Senator David Norris chipped in with a brief account of a school gardener in Scotland who was sacked from his job when he was seen at a pride parade, and whose dismissal was found to be lawful when he took a legal challenge against it. Power had tabled a detailed amendment to Bacik’s bill to deal with the gaps she sees in it on this and other matters, and when the debate moved to her amendment, she pushed the minister on the point. He was visibly concerned at the events in other countries that Power and Norris reported, and agreed to look at the meaning of ‘conduct’, effectively accepting that it is a flaw to leave unspecified questions like when and where the conduct occurs and what it is. However, he warned that care would be needed in adding amendments to narrow the scope of the conduct a school or clinic can oppose in order to avoid the amendments getting caught up in the Attorney General’s office for so long that the Bill would not be completed before the next general election.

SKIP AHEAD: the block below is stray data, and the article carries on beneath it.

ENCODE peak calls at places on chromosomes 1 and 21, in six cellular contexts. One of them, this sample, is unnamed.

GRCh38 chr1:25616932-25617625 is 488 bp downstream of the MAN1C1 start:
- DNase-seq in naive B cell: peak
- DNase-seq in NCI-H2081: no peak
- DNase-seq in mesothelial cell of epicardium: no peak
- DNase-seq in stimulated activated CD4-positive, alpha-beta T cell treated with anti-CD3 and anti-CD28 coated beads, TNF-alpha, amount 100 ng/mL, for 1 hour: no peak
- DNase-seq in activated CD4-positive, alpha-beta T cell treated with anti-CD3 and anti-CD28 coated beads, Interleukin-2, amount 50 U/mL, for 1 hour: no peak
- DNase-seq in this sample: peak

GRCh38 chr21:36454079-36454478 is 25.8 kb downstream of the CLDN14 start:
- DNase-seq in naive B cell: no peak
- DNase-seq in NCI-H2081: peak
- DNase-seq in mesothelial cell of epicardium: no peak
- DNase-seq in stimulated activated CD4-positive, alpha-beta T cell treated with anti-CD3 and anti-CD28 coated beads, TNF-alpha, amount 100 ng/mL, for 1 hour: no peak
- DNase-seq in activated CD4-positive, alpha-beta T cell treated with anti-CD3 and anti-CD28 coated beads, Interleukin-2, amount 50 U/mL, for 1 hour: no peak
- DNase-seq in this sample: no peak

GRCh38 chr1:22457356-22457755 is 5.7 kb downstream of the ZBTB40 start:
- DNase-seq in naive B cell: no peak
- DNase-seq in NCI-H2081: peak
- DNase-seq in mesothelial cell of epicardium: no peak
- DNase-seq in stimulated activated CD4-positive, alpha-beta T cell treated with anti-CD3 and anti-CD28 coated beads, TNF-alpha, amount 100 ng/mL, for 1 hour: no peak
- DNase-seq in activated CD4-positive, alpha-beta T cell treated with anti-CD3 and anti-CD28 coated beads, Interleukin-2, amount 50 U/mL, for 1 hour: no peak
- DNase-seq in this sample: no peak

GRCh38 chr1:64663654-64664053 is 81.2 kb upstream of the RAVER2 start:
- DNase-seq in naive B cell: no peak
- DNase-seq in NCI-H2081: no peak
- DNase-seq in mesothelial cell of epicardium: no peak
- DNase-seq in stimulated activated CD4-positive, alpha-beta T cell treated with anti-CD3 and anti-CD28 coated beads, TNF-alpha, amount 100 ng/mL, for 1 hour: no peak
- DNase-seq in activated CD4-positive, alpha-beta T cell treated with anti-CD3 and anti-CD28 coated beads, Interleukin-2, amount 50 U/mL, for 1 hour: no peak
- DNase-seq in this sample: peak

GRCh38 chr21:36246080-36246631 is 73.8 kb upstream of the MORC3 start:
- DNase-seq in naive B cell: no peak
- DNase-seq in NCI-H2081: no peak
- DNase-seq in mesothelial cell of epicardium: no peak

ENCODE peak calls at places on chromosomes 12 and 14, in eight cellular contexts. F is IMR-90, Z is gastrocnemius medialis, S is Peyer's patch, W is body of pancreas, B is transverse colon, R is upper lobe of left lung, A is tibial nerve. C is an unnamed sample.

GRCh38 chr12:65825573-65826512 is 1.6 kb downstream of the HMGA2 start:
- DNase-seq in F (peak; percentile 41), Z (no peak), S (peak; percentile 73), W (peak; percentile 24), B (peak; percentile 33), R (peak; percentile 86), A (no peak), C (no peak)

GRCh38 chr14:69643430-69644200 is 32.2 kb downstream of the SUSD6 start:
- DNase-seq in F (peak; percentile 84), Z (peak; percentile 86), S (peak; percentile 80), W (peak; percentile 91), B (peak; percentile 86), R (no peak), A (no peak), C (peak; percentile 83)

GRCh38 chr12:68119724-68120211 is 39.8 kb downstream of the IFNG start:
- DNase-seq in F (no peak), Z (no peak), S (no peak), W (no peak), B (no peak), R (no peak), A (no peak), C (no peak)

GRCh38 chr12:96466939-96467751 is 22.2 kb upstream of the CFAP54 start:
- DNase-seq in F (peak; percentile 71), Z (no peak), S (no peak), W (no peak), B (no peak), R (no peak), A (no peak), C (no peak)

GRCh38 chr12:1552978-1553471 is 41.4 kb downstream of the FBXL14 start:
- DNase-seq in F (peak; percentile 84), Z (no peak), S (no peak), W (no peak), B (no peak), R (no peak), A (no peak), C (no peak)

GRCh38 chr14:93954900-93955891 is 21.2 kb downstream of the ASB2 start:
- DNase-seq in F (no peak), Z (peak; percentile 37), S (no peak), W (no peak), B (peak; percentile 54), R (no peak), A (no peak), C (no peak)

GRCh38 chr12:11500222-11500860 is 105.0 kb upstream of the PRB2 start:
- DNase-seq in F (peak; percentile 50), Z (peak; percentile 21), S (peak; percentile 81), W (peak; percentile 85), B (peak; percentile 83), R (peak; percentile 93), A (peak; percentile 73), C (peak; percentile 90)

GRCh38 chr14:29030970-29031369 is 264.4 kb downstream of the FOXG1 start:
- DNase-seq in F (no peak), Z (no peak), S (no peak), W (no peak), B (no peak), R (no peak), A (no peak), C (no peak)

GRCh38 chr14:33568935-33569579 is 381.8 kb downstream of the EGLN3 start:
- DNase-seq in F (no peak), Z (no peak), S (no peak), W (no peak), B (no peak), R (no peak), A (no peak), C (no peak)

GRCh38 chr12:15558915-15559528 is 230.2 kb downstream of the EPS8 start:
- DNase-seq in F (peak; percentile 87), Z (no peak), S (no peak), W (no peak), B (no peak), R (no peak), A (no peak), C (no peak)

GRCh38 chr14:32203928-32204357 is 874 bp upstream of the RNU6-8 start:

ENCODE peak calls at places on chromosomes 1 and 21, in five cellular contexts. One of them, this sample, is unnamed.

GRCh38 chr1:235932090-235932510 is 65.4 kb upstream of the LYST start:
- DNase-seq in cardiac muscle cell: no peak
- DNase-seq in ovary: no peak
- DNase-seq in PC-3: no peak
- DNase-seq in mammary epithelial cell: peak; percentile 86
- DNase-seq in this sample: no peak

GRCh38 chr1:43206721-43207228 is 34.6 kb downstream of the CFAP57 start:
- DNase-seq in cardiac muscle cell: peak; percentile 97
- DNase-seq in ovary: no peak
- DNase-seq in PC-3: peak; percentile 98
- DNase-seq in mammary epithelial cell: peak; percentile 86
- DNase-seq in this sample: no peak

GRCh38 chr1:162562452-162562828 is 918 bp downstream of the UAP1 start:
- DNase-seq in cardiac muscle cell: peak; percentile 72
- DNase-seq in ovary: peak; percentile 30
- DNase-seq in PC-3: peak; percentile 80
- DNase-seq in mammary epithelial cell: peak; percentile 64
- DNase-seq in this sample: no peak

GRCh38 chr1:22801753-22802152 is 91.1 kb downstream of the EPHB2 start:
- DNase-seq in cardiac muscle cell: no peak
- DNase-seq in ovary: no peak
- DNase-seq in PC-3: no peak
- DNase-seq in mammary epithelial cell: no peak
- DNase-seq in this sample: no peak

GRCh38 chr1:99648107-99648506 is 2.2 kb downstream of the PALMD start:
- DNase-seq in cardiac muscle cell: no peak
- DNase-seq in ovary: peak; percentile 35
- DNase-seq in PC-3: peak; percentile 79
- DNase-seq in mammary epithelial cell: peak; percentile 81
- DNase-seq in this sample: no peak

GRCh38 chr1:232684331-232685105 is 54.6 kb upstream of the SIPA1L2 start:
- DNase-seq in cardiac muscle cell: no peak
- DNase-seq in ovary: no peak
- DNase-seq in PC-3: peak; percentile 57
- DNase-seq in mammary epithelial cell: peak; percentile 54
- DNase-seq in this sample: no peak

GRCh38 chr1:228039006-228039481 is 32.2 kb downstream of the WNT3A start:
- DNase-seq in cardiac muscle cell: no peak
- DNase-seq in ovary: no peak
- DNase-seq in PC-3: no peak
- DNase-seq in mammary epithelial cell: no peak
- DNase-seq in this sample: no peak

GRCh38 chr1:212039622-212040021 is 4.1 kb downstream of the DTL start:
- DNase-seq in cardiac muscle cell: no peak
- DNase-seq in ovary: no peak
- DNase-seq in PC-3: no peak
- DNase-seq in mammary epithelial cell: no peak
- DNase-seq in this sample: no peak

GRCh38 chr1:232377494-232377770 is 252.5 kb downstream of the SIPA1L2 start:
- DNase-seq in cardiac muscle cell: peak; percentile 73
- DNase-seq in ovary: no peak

Power was less successful in arguing for the distinction between state-funded and private schools and medical institutions being removed, though she made the strong point that this is not a distinction we see anywhere else in employment law. This distinction is one that Power raised more than once yesterday, and I expect she will press this point with an amendment at report stage.